The numbers were then presented in the form of a histogram (Fig. 1). To simplify the representation, the tumors were grouped according to a range including cases with three adjacent chromosome numbers. That means for example that within the group of diploid tumors not only those cases with 46 chromosomes but also those with 45 and 47 were included. In general, the histograms represent the distribution of chromosome numbers within a tumor entity.
Fig. 1

Examples for ploidy analysis of tumor entities. Histograms showing the frequency of chromosome numbers in tumor entities for men and women

In order to define distinct ploidy states, the proportions of cases with hyperdiploid, predominant triploid, predominant hypertriploid and aneuploid sets of chromosomes were calculated. “Hyperdiploid” tumors were classified as those with chromosome numbers larger than 47 (n > 47). Accordingly, cases with “predominant triploid” karyotpyes were defined as tumors with chromosome numbers from 57 to 83 (57 < n < 83). “Predominantly hypertriploid” tumors were those with n > 57. “Aneuploid” tumors were classified as those with chromosome numbers not in the diploid or tetraploid range (n ≠ 45–47 and 90–92).

Furthermore, we calculated the proportion of cases with mutated sex chromosomes in different tumor entities, i.e. those who did not have the normal XX or XY karyotype. The comparison between the proportion of mutant sex chromosomes in tumor entities of women and men was then represented as a curve diagram (Fig. 3).

2.3 Survival analysis and statistics

The data from the ploidy analysis and the calculated proportion of mutated sex karyotypes were then correlated with the 5-year survival rates by calculating regression/correlation coefficients using regression analysis provided by Excel (Microsoft Office Excel 2007).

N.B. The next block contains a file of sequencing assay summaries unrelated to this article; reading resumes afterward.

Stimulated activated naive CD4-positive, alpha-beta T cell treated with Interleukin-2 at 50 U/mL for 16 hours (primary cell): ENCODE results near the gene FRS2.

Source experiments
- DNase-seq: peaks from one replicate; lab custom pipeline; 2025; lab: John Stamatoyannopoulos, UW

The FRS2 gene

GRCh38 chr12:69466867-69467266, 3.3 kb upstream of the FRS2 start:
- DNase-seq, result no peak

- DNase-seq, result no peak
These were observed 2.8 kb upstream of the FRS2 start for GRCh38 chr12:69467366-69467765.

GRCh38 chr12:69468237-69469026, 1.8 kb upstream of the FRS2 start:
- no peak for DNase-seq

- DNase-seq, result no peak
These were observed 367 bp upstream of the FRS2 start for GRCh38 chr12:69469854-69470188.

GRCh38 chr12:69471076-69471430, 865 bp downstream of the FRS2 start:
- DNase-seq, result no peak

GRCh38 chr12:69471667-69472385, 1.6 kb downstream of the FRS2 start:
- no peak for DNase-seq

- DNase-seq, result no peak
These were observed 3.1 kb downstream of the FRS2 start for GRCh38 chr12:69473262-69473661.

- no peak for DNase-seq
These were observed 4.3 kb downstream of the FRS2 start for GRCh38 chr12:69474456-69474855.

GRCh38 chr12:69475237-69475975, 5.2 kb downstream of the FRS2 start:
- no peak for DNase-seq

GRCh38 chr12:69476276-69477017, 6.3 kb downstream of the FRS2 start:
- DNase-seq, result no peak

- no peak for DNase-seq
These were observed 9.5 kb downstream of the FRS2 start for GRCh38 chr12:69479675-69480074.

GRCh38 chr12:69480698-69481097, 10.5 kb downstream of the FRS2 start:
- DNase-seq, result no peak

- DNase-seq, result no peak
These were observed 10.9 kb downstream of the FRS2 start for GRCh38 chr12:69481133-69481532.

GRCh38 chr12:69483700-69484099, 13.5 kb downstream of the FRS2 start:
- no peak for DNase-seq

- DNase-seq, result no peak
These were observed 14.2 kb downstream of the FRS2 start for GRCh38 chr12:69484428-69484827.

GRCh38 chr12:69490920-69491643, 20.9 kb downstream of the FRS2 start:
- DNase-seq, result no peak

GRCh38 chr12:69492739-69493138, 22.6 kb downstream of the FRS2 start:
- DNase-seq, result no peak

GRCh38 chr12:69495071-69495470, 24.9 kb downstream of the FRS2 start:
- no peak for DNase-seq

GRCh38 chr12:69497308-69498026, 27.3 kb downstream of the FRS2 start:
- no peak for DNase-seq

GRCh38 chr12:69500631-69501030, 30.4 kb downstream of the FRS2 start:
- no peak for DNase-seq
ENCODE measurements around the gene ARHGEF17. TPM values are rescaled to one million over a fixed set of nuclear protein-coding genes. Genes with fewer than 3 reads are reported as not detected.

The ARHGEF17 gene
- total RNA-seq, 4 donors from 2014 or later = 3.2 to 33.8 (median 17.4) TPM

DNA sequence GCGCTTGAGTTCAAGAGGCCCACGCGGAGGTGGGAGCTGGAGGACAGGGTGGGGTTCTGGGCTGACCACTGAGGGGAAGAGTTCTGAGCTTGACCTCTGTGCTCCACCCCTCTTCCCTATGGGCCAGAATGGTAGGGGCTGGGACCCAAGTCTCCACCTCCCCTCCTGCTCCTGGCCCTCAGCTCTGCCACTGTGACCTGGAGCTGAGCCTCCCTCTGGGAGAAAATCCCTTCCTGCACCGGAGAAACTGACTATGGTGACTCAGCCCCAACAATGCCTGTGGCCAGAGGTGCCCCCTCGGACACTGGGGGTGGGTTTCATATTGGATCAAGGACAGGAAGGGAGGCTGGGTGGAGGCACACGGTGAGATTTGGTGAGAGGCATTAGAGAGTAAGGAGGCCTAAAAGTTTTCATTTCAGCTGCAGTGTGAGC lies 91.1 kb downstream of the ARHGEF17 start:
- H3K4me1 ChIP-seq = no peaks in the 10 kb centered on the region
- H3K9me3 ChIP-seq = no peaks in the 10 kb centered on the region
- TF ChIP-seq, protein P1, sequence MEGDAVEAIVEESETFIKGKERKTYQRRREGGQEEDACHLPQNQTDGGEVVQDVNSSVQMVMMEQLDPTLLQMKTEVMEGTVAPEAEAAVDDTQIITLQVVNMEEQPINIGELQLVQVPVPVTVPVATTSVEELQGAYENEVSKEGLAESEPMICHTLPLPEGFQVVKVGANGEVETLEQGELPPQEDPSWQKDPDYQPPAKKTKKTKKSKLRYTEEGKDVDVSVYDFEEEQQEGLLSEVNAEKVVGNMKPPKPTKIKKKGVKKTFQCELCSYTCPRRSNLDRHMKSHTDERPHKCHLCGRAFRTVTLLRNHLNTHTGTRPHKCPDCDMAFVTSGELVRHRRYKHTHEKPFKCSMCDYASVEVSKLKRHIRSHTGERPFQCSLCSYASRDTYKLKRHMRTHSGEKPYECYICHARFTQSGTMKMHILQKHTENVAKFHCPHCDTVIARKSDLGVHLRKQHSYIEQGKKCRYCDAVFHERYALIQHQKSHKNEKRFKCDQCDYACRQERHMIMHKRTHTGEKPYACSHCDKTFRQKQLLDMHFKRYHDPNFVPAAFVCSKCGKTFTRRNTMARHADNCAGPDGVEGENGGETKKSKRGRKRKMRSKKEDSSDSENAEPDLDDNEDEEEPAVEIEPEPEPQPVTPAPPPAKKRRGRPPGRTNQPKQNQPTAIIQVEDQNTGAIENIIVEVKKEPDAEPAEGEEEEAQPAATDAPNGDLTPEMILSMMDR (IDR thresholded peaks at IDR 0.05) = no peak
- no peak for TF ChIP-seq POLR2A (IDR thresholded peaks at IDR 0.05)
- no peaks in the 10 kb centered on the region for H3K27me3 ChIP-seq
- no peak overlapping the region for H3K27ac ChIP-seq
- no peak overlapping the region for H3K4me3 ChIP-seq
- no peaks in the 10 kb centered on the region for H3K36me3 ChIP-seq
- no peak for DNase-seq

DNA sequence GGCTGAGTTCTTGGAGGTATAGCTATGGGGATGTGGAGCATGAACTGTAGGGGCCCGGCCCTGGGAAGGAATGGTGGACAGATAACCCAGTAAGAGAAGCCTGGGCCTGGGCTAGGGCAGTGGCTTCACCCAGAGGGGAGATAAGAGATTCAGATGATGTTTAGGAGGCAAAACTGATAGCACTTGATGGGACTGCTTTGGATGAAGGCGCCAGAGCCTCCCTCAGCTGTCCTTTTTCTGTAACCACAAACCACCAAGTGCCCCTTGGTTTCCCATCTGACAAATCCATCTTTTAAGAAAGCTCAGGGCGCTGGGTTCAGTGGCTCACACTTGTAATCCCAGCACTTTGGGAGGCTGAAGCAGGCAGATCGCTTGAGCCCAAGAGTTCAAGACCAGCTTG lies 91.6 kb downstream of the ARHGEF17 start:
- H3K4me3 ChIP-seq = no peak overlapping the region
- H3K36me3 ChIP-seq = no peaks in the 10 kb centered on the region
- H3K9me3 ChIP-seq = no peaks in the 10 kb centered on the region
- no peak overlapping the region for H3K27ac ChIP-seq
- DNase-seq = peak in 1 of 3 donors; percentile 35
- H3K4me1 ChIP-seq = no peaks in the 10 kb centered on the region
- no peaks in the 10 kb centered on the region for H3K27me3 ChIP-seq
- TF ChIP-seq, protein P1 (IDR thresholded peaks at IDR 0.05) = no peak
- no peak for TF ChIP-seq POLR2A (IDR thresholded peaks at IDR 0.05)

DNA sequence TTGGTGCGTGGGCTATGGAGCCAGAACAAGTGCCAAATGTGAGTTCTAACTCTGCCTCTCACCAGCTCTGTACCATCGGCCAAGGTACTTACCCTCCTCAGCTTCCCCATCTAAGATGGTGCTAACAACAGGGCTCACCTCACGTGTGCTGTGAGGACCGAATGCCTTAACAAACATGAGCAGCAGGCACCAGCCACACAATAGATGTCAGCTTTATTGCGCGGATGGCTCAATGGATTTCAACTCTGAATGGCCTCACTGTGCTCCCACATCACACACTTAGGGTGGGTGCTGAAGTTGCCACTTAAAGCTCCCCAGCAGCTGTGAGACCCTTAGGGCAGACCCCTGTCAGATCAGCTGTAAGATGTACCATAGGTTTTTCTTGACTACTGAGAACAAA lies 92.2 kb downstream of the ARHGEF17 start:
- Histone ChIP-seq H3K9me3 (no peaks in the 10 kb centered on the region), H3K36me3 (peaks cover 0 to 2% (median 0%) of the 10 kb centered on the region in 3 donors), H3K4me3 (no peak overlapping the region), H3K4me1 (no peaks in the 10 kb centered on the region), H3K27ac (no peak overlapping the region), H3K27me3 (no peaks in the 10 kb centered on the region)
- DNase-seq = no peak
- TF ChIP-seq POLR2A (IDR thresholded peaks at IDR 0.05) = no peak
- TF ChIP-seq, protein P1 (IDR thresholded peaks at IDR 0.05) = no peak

3 Results

3.1 Gender-specific survival

Table 1 shows the results of the literature research for gender-specific survival. We examined 27 tumors that occur in both sexes, and seven gender-specific malignancies. According to the number of studies, we characterized the gender-specific prognosis of the individual tumors. Furthermore, we recorded the 5-year survival rates.

It is apparent that for more than 50% of the tumor entities, the studies showed a significantly better survival for women. For instance in malignant melanoma, gastric cancer and esophageal cancer, all studies reported a survival advantage of women. Also in lung cancer, all studies except one indicated a better prognosis of women.

But there were also entities in which the majority of studies have noted no difference in survival, e.g. in urinary bladder carcinoma and osteosarcoma.

In a third group of tumors the available data was not conclusive, the number of trials with similar survival times in men and women were equal to those reporting a survival advantage of women.

Overall, just 4 out of 68 analyzed studies reported a survival advantage of men. Specifically, this was observed for gall bladder cancer, acute lymphocytic leukemia, urinary bladder and oral cavity cancer (Table 1).

3.2 Tumor ploidy